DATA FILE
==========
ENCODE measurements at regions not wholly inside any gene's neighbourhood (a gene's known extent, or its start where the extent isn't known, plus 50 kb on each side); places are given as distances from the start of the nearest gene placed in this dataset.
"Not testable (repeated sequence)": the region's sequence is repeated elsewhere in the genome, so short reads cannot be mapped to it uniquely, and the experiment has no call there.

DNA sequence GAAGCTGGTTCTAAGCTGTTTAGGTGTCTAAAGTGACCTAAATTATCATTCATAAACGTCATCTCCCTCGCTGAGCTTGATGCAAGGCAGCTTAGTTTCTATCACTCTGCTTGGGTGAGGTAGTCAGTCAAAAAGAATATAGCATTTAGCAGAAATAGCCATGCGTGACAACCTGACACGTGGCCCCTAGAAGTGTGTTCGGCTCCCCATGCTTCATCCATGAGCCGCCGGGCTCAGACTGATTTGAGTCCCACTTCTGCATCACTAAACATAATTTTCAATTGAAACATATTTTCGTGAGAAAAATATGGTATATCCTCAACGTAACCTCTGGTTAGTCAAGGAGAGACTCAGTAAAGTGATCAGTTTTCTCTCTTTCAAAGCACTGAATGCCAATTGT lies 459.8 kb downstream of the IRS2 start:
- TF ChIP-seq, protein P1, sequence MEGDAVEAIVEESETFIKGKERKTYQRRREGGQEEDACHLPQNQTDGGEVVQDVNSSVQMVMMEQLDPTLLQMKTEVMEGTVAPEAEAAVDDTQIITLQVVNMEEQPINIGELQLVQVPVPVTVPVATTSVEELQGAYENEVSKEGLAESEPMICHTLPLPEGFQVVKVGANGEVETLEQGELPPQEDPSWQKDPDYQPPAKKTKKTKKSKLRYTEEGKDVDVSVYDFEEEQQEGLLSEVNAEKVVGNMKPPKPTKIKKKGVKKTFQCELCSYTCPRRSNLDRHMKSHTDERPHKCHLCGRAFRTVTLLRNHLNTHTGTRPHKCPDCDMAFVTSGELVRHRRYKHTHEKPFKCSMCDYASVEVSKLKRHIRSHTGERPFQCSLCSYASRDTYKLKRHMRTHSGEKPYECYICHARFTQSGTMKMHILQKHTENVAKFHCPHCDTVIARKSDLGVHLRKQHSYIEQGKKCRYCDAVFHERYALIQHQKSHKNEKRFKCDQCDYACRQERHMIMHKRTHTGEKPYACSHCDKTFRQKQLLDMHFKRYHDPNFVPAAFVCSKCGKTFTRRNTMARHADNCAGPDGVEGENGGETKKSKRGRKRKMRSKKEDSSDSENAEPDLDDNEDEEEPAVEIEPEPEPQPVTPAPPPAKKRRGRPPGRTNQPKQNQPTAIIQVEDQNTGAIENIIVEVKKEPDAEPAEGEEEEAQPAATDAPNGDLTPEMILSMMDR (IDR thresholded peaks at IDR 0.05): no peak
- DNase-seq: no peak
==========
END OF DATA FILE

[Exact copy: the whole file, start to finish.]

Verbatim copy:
ENCODE measurements at regions not wholly inside any gene's neighbourhood (a gene's known extent, or its start where the extent isn't known, plus 50 kb on each side); places are given as distances from the start of the nearest gene placed in this dataset.
"Not testable (repeated sequence)": the region's sequence is repeated elsewhere in the genome, so short reads cannot be mapped to it uniquely, and the experiment has no call there.

DNA sequence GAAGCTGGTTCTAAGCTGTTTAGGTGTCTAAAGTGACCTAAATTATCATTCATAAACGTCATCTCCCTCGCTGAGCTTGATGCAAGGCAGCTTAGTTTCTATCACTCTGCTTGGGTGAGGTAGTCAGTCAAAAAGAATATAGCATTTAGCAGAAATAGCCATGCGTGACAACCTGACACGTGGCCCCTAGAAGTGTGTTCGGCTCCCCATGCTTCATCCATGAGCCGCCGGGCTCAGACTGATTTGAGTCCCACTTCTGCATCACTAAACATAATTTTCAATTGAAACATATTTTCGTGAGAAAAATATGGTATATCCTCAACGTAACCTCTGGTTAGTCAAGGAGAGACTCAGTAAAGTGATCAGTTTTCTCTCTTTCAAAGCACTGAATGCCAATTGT lies 459.8 kb downstream of the IRS2 start:
- TF ChIP-seq, protein P1, sequence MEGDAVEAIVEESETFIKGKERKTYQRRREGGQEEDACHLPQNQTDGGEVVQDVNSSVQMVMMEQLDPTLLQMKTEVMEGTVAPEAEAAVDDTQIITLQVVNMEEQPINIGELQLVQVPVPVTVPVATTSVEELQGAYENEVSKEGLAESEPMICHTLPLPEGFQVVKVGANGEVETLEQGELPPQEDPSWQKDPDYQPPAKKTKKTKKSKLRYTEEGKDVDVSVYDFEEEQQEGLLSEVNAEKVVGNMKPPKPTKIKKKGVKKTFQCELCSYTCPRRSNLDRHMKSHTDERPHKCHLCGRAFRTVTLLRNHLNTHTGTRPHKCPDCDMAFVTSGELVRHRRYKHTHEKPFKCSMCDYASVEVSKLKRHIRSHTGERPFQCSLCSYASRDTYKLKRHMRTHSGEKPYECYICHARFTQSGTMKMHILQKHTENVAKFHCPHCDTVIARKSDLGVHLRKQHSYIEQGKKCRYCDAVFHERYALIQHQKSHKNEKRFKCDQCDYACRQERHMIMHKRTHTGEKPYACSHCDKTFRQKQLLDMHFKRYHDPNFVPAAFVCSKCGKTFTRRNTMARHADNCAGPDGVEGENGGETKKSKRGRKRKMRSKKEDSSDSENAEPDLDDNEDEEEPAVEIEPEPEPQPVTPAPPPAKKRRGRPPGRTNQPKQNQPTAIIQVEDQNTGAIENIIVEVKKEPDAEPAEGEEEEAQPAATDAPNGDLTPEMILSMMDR (IDR thresholded peaks at IDR 0.05): no peak
- DNase-seq: no peak